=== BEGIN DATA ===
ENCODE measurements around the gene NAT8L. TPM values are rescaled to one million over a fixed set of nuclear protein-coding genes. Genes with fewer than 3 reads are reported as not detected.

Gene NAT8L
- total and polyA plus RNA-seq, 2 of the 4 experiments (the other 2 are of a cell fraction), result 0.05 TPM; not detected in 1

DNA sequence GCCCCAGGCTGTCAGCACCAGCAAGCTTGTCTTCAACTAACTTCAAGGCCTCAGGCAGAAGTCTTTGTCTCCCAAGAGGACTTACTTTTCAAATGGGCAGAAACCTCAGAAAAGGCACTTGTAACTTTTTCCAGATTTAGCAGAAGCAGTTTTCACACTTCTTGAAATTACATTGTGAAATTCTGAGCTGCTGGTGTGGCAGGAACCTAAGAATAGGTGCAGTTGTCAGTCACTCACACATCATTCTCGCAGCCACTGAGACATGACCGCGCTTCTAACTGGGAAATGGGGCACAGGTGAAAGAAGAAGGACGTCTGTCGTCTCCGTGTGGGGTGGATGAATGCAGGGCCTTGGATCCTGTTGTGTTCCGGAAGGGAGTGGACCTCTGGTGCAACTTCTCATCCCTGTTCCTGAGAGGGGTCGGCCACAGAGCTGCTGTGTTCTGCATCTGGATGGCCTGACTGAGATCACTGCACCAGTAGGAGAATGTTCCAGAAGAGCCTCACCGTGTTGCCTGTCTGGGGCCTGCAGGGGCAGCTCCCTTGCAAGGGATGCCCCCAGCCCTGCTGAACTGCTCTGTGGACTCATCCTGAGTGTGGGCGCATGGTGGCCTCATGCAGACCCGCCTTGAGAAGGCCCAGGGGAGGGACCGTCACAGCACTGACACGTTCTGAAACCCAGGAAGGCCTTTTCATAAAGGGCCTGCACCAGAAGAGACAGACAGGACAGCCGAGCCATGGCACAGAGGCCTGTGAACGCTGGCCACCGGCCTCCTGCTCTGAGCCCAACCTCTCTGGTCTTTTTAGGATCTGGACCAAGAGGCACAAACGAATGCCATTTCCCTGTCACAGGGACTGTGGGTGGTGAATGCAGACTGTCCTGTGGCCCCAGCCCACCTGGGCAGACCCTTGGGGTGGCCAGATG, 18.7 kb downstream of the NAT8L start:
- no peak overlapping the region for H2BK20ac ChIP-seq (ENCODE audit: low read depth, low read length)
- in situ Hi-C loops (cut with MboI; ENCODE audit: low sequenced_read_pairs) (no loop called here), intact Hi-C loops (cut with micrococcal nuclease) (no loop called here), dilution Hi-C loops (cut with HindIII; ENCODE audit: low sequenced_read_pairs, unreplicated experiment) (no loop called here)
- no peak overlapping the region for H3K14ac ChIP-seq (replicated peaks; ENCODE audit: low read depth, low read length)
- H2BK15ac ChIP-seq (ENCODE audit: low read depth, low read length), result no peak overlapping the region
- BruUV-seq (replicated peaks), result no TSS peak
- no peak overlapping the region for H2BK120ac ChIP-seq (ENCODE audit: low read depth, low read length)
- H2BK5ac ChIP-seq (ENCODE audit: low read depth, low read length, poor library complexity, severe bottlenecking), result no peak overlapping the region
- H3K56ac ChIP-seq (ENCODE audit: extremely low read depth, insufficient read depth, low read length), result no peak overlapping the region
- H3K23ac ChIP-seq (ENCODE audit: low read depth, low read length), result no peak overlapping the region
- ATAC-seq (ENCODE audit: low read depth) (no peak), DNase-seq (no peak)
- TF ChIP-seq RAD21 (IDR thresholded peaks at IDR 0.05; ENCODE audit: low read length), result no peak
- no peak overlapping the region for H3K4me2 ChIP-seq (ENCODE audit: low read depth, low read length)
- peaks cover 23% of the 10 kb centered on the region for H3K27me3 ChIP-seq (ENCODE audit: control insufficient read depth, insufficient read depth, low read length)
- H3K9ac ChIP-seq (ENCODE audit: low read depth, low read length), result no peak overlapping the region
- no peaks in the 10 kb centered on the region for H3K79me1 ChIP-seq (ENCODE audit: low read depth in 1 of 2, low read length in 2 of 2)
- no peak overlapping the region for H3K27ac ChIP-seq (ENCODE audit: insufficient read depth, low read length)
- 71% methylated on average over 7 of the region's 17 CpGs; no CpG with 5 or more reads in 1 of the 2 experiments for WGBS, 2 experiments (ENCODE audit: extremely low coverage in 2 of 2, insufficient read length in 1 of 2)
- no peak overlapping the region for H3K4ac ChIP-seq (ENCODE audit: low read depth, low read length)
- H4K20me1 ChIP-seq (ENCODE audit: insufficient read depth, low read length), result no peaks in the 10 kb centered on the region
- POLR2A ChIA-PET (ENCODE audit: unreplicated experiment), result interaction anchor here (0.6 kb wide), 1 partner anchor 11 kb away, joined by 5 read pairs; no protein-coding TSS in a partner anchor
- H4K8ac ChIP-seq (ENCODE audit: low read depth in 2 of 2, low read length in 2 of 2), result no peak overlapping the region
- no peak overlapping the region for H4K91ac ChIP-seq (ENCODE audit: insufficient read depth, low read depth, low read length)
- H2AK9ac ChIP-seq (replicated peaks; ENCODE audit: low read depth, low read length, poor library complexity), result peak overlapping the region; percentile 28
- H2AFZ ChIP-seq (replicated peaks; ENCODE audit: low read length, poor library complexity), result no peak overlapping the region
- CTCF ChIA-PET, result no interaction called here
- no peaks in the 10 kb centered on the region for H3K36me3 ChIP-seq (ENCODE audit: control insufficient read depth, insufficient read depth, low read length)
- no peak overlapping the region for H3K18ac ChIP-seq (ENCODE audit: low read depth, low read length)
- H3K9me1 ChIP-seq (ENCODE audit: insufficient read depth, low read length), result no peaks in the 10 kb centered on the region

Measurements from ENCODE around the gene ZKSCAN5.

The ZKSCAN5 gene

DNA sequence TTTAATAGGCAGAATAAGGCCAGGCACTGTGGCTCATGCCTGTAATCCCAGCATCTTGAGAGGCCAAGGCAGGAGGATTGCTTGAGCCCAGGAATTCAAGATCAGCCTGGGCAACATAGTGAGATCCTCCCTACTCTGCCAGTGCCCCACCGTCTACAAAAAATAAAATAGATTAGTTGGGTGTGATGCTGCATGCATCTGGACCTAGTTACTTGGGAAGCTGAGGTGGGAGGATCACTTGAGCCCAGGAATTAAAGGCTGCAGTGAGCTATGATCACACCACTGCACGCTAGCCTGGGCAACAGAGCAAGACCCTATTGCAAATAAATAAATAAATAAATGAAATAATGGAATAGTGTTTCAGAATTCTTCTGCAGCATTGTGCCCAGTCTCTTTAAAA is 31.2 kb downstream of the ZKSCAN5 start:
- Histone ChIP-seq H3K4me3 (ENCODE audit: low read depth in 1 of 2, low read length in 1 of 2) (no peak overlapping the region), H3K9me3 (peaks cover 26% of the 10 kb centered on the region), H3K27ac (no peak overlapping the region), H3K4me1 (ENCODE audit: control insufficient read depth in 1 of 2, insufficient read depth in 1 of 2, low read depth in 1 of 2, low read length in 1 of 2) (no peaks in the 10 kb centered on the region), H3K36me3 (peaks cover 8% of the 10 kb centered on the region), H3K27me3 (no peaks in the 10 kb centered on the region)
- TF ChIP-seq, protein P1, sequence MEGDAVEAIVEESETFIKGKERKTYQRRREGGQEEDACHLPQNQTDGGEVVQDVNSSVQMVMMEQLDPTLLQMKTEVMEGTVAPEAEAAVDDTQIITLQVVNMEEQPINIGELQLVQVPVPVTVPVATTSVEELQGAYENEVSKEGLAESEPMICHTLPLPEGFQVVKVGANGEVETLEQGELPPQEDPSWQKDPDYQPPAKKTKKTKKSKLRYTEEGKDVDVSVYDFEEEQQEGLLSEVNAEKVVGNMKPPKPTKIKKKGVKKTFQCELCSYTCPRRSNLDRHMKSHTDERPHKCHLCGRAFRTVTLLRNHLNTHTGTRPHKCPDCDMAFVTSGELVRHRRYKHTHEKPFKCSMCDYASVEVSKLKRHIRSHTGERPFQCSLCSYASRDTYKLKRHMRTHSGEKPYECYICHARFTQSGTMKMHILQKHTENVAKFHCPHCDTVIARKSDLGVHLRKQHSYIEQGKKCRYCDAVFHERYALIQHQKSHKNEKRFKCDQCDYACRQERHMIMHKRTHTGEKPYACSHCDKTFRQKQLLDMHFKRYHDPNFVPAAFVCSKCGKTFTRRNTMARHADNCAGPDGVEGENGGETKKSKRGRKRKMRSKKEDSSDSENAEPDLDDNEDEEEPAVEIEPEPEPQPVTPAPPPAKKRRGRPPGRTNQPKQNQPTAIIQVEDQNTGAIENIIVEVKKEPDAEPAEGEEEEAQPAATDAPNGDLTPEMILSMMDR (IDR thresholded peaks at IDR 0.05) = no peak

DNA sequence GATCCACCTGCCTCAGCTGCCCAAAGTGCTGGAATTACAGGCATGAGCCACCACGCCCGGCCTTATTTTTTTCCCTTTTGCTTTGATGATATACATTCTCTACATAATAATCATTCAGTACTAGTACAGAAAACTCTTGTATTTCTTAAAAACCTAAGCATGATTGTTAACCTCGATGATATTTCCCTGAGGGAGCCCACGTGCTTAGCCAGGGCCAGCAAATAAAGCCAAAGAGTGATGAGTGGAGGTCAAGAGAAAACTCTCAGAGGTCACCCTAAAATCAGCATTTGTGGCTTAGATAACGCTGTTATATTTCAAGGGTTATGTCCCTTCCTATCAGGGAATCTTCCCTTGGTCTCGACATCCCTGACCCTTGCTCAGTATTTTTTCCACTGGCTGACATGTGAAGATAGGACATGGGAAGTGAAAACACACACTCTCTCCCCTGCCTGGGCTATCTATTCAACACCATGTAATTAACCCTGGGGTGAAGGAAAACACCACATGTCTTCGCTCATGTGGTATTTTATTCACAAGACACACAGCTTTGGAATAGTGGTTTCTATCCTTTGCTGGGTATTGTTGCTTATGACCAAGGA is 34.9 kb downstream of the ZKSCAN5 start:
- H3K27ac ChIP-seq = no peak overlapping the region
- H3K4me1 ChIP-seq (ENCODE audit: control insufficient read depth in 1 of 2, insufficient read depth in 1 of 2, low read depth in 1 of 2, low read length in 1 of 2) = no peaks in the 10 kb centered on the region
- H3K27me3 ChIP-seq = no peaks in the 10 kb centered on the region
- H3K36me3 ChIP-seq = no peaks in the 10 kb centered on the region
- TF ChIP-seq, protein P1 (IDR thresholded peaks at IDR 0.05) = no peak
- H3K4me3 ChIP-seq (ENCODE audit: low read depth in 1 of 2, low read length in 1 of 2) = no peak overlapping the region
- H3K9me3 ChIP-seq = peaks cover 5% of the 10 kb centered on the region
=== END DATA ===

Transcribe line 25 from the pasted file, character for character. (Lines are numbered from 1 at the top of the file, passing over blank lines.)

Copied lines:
- H4K8ac ChIP-seq (ENCODE audit: low read depth in 2 of 2, low read length in 2 of 2), result no peak overlapping the region